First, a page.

Environmental concerns and the drive to reduce the dependence on petroleum brought the use of renewable energies to the forefront. Biomass appears as a very interesting alternative for direct conversion into heat. In this context, densified forms of biomass such as pellets are of great relevance because of their easy of use, high efficiency and low emissions.
The practical interest in pellet combustion has been driven by the domestic heating sector, which favors the characteristics that are intrinsic of this fuel, despite its relatively higher price. However, the growing costs of fossil fuels have extended the interest of pellet fuels into industrial applications, including co-firing in power stations.
A fast growing market includes the retrofitting of existing fuel boilers and furnaces with alternative burners that can be fitted into existing combustion systems. Such an approach has proved very attractive due to the low installation cost and the growing existence of fuels produced in the vicinity of the end user. This involves in most cases a custom built application which requires a high level of flexibility to variable operating conditions.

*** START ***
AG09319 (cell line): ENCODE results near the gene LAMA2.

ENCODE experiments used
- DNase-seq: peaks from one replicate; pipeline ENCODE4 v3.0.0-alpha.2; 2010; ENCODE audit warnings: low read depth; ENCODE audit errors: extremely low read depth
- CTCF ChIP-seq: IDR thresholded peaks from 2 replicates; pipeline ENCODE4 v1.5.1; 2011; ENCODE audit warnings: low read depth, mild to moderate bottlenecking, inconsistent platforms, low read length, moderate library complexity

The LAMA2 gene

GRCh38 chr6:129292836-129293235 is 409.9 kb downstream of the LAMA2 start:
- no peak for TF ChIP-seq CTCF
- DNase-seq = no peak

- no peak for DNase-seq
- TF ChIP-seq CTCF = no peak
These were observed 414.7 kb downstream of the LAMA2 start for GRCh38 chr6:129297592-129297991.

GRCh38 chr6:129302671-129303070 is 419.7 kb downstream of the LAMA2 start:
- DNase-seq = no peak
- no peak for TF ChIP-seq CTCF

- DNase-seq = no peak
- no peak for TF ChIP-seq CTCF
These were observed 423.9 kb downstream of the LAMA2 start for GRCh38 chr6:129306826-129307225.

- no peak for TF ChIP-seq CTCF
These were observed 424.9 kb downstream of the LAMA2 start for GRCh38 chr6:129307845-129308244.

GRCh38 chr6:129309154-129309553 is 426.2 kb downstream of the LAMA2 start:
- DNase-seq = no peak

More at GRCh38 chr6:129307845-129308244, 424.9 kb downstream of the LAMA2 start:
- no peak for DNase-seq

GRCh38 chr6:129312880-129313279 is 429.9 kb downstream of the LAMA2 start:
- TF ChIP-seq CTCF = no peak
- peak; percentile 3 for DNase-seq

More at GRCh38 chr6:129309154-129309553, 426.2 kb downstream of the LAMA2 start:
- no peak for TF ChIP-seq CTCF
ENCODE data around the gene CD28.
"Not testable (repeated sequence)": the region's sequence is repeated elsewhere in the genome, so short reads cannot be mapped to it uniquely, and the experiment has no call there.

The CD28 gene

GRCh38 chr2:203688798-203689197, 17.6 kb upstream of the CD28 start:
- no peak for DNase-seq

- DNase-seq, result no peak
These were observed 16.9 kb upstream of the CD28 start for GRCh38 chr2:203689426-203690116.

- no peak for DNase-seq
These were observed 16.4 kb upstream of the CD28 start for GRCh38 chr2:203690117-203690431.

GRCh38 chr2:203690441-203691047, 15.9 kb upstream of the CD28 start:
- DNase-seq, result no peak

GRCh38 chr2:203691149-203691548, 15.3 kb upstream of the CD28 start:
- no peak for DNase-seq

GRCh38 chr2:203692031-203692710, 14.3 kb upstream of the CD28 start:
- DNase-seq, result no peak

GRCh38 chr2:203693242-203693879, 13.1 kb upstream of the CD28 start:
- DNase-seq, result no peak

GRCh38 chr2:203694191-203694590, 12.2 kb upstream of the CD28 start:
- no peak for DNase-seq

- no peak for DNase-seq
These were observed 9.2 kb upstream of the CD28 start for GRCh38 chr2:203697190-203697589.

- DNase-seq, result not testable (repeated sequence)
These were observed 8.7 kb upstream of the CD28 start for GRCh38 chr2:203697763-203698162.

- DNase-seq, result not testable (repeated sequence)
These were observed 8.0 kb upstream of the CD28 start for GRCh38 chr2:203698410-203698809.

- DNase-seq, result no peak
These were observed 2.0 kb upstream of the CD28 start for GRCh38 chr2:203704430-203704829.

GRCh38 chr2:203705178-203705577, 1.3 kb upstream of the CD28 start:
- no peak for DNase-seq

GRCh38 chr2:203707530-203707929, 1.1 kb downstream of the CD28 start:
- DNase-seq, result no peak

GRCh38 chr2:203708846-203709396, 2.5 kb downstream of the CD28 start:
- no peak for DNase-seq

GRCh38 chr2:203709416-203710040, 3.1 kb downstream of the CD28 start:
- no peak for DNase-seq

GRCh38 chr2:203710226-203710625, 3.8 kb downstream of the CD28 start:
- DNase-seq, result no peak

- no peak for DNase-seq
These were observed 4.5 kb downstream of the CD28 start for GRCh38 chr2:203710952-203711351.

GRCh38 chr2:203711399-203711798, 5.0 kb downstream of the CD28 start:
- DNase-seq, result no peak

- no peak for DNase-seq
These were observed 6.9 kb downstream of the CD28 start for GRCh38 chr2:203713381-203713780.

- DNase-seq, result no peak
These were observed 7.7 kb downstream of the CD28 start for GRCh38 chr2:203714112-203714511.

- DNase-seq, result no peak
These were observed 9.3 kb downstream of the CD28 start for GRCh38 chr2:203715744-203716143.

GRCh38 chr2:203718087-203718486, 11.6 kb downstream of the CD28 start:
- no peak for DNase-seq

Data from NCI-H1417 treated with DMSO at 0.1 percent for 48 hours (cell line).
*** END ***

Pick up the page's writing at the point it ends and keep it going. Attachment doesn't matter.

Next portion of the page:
This work reports on the development of a 120 kW pellet burner. A prototype of the burner was built that enables the independent control of the air supply into various regions of the combustion chamber and an accurate supply of fuel. The burner was fitted into a testing furnace of cylindrical shape oriented horizontally. Its diameter is 0.5 m and is constructed in a modular fashion with a total length of 2.2 m. All the facility is fully instrumented and includes: temperature data in various locations inside the chamber, flue gases emissions (CO, CO2, NOx) measurements and flow rates.
The objective of the test and development is to optimize the combustion over the thermal load range of the facility. The excess air, fuel supply (primary and secondary) and the shape of the furnace grate enable the optimization of the burner with CO emissions of approximately 50 ppm, well below the acceptable limits.